Everyone wants to create e-learning courses that engage their learners. Yet there’s a lot of debate about what exactly engagement means. So I figured I’d boil down the different ways to engage learners and see how we can use them to make our elearning courses better.
To keep things simple, there are basically two ways we engage our learners with elearning course content. Either it’s a process of providing information from the course or it’s about having the learners use that information to make decisions in the course. The first mode is passive engagement while the second is active engagement. Both types of engagement have their places in your elearning courses.
Passive vs. Active Engagement
Here are two quick examples that show the difference between passive and active engagement. The first is a typical example of passive engagement since it just shares information. The second one demonstrates active engagement because it requires that you actively use the information from the course.
Passive Engagement Give Us Access to Information
We read books and newspapers. We watch TV. No one would suggest that these are ineffective as a means of learning. These are good examples of what I call passive engagement. We get information but we aren’t doing anything with it, at least not actively.
Keep in mind, passive doesn’t mean ineffective. It also doesn’t mean that you have to stick with bullet points or just text like my example above. Just because the learner doesn’t have to do anything with the information at that point in the course doesn’t mean that you can’t add variety in how it’s delivered. Here is an example of passive engagement that is more than just bullet points.
Active Engagement Helps Us Process Information
Active elearning courses are decision-based. Learners are given information and then have to make decisions. The navigation is typically designed in a non-linear fashion. However, that’s not always the case.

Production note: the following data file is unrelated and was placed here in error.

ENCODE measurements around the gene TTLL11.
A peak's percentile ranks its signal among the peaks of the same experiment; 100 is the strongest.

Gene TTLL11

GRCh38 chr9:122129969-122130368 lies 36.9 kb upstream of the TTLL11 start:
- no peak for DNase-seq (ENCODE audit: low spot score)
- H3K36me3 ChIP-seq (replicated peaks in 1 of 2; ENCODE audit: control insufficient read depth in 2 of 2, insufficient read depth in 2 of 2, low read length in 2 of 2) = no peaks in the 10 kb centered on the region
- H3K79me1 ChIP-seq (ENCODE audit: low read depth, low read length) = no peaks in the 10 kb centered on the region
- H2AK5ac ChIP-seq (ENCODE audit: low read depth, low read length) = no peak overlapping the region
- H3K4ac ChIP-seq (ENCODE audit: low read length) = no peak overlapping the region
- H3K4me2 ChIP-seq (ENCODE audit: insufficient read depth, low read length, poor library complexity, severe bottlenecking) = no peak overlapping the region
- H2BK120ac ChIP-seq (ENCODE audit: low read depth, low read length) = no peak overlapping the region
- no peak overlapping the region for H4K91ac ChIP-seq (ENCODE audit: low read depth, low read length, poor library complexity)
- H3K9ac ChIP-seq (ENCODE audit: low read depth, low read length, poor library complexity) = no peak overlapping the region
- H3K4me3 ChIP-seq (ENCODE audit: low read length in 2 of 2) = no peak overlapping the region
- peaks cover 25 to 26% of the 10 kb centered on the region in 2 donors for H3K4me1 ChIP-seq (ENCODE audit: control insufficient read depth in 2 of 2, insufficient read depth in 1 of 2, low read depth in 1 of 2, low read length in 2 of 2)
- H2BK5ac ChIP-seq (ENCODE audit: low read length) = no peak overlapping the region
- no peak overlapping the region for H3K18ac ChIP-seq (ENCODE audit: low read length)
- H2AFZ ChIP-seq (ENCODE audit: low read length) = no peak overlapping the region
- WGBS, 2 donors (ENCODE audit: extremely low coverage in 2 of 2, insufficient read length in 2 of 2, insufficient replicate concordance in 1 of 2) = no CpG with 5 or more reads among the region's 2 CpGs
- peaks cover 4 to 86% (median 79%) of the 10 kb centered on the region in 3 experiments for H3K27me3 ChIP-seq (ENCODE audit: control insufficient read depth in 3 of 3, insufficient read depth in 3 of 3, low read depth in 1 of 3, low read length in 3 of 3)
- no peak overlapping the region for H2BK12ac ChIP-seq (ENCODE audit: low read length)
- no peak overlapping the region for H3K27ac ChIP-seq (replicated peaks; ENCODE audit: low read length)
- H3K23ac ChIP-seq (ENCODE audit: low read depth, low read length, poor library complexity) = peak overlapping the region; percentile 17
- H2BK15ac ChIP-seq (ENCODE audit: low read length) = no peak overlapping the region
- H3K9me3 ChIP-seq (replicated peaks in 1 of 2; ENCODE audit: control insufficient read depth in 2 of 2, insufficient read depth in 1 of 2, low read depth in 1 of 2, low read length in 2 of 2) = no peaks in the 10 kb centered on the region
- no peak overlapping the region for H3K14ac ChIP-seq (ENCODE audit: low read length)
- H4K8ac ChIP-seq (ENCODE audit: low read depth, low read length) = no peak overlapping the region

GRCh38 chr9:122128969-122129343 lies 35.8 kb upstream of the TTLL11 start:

You can create active engagement using branched decisions like my earthquake example above, or you can even create a linear process like the Ergonomics demo below.
You’ll notice that in the "Self Assessment Tools" section you’re asked to make active decisions, yet it doesn’t require branched navigation.
There’s a Time and Place for Passive and Active Engagement
Passive engagement is about delivering information. What makes it effective is when the information is timely and relevant. Think of your last successful Internet search. You needed some information and found it. In a similar sense, the elearning course is like the information online. It’s a resource available to help you at your time of need.
And as you can see, you’re not limited to boring screens of text and bullet points. With some creativity, you can construct very powerful pieces of information that motivate change. You just have to know how to touch the learner.
Active engagement is great because it allows the learner to immediately apply the information or understanding and get feedback.
The key to designing good active engagement is understanding the essence of the course content and purpose and then place the learner in an environment that replicates it.
For example, if you want to learn about knee replacement surgery, you can go through the National Library of Medicine’s elearning course with good information on knee replacement, or you can actively perform knee replacement surgery in the elearning course here at EdHeads.org.
What’s interesting is that both courses are effective in their own way. The EdHead course is definitely more memorable and engaging. However, the other one probably could serve better as an ongoing resource (with some tweaks to the navigation).
Regardless of the type of engagement you choose, the key is to create a way for the learner to get the information and training they need. As you can see, sometimes that means passive content and sometime it means active. It’s not an either-or decision; it’s all about what’s best for the learner and what will help you accomplish your goals in a timely and cost effective manner.
Upcoming E-Learning Events
- We'll be adding events for 2017 soon. If you'd like to see one of our workshops in your area just let me know.
- Mar 20 (Orlando). Want to learn to build courses with the right look & feel? Join David Anderson at his all day workshop on Graphic Design Essentials for Non-Graphic eLearning Designers.
- Mar 22-23 (Orlando). Come by the booth at Learning Solutions and say hello.
- April 13 (Minneapolis). Variables Made Easy with Articulate Storyline. Limited seats, so sign up now.
- April 13 (Minneapolis). Articulate User Meet Up. Details coming soon.
- April 14 (Minneapolis). PACT Meeting: Facing Today's Instructional Design Challenges.
Free E-Learning Resources
Want to learn more? Check out these articles and free resources in the community.
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Lots of cool elearning examples to check out and find inspiration.